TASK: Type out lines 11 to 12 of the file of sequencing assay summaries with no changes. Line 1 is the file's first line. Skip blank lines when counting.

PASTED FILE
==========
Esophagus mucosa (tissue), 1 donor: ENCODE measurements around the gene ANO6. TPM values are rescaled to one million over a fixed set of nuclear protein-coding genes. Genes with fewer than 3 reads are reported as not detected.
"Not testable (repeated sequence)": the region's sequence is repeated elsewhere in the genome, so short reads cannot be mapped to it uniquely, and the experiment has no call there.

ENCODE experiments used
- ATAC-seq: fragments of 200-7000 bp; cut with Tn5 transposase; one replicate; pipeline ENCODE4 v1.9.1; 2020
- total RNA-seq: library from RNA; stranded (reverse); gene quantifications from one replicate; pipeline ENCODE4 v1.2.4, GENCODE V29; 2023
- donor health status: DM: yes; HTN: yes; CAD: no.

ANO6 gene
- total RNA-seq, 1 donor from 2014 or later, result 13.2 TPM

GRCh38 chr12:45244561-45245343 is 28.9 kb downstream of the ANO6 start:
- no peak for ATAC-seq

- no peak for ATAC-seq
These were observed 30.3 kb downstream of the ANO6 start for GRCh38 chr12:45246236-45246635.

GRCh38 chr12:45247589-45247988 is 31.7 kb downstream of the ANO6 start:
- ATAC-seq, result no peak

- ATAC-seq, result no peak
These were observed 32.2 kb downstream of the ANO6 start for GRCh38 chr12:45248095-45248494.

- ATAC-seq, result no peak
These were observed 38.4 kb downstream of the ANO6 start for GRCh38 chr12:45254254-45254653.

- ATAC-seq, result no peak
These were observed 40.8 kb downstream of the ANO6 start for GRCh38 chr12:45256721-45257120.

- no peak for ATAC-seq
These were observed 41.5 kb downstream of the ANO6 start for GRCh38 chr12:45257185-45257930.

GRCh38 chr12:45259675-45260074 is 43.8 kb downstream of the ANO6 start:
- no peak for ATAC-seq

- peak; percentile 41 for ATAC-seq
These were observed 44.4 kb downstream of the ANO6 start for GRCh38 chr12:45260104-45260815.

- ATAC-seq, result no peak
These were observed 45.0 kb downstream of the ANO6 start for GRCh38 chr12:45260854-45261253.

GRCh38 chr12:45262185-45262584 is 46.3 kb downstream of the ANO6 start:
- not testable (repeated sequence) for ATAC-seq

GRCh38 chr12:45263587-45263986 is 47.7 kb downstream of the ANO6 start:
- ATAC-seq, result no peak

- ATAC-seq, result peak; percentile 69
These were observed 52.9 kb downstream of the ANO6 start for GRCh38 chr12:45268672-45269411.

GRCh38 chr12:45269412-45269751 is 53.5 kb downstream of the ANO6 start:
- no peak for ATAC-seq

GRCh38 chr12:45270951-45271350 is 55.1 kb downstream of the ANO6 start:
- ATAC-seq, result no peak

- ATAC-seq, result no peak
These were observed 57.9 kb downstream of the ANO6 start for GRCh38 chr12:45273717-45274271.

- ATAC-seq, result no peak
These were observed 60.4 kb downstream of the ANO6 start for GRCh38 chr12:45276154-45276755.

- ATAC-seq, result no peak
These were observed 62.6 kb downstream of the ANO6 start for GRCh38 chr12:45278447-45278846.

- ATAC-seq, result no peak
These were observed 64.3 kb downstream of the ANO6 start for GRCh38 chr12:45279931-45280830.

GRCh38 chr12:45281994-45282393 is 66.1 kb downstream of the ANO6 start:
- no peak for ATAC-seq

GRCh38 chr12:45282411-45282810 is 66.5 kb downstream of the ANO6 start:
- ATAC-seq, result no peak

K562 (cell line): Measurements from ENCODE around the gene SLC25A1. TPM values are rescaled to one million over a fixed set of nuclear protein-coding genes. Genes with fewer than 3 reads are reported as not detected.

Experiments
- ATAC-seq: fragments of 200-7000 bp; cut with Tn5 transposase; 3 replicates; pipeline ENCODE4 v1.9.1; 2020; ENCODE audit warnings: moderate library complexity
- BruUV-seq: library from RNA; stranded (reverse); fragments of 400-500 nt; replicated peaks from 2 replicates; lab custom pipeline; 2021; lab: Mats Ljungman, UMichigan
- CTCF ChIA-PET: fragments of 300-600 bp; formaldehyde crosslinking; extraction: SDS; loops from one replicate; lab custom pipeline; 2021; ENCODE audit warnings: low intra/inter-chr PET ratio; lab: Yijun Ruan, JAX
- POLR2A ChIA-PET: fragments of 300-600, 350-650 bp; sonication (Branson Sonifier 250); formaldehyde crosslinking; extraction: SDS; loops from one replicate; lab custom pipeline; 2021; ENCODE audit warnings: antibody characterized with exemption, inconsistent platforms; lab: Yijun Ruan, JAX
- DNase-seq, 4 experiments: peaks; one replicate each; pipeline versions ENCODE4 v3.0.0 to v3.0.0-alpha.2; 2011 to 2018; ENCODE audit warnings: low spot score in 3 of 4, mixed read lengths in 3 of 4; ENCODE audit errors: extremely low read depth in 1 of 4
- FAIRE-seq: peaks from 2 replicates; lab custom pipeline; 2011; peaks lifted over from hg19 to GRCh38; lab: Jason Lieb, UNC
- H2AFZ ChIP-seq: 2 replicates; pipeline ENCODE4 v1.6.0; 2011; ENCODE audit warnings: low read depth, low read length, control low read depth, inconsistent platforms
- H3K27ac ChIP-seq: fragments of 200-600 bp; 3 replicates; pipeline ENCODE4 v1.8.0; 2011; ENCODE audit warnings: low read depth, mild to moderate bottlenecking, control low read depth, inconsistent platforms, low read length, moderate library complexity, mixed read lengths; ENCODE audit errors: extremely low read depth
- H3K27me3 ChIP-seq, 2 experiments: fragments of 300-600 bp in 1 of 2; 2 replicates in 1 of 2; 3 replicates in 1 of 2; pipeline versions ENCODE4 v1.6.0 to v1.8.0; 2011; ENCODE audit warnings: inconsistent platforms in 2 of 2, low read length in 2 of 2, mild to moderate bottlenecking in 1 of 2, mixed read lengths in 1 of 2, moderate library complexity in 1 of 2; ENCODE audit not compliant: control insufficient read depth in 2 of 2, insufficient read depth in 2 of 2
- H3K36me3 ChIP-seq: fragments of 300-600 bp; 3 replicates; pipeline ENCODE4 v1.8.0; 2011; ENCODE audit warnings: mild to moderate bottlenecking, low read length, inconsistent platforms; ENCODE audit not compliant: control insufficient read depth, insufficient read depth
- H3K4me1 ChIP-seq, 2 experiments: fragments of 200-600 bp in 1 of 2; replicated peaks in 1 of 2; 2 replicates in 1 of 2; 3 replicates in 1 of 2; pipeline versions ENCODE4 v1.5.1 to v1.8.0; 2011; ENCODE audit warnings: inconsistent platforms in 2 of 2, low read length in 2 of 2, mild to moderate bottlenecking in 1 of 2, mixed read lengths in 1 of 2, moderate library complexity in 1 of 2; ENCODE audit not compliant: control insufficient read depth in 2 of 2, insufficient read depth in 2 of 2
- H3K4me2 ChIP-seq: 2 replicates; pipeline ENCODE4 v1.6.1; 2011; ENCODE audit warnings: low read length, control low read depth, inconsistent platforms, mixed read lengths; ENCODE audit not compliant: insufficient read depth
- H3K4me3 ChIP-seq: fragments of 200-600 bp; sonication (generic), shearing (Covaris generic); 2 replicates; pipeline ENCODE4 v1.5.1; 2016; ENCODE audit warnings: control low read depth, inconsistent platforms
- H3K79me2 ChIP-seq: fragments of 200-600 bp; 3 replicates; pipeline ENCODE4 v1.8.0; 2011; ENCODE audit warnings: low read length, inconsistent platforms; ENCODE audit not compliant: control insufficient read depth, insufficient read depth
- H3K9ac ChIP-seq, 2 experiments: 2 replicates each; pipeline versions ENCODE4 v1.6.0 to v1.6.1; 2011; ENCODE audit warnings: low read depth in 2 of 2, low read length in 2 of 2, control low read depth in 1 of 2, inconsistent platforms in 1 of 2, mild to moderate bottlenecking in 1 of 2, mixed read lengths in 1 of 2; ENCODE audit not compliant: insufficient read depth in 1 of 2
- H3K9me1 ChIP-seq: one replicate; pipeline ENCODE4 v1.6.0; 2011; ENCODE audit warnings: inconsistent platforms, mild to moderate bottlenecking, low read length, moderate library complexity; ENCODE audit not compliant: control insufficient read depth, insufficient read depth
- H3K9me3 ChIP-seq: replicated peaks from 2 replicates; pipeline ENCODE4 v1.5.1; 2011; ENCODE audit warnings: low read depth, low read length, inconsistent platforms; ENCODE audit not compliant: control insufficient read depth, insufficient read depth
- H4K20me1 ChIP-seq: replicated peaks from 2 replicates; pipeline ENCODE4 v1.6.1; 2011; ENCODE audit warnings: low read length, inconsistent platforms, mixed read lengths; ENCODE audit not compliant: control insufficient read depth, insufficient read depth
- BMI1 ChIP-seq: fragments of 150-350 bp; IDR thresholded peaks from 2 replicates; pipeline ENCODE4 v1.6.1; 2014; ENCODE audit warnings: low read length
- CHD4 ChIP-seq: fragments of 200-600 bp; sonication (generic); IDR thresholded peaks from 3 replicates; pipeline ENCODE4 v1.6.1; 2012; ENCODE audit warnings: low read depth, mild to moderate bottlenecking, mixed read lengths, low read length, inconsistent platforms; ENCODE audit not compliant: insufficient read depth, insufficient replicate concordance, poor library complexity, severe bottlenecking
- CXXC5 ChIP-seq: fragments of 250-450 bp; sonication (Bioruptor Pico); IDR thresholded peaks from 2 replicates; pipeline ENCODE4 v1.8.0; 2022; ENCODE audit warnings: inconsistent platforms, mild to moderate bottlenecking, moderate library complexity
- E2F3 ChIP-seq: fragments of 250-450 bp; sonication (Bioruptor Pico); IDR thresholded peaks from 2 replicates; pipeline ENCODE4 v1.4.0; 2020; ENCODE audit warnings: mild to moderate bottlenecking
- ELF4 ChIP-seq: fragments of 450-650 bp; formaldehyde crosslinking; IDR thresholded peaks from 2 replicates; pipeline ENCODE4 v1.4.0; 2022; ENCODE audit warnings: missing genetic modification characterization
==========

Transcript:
- no peak for ATAC-seq
These were observed 30.3 kb downstream of the ANO6 start for GRCh38 chr12:45246236-45246635.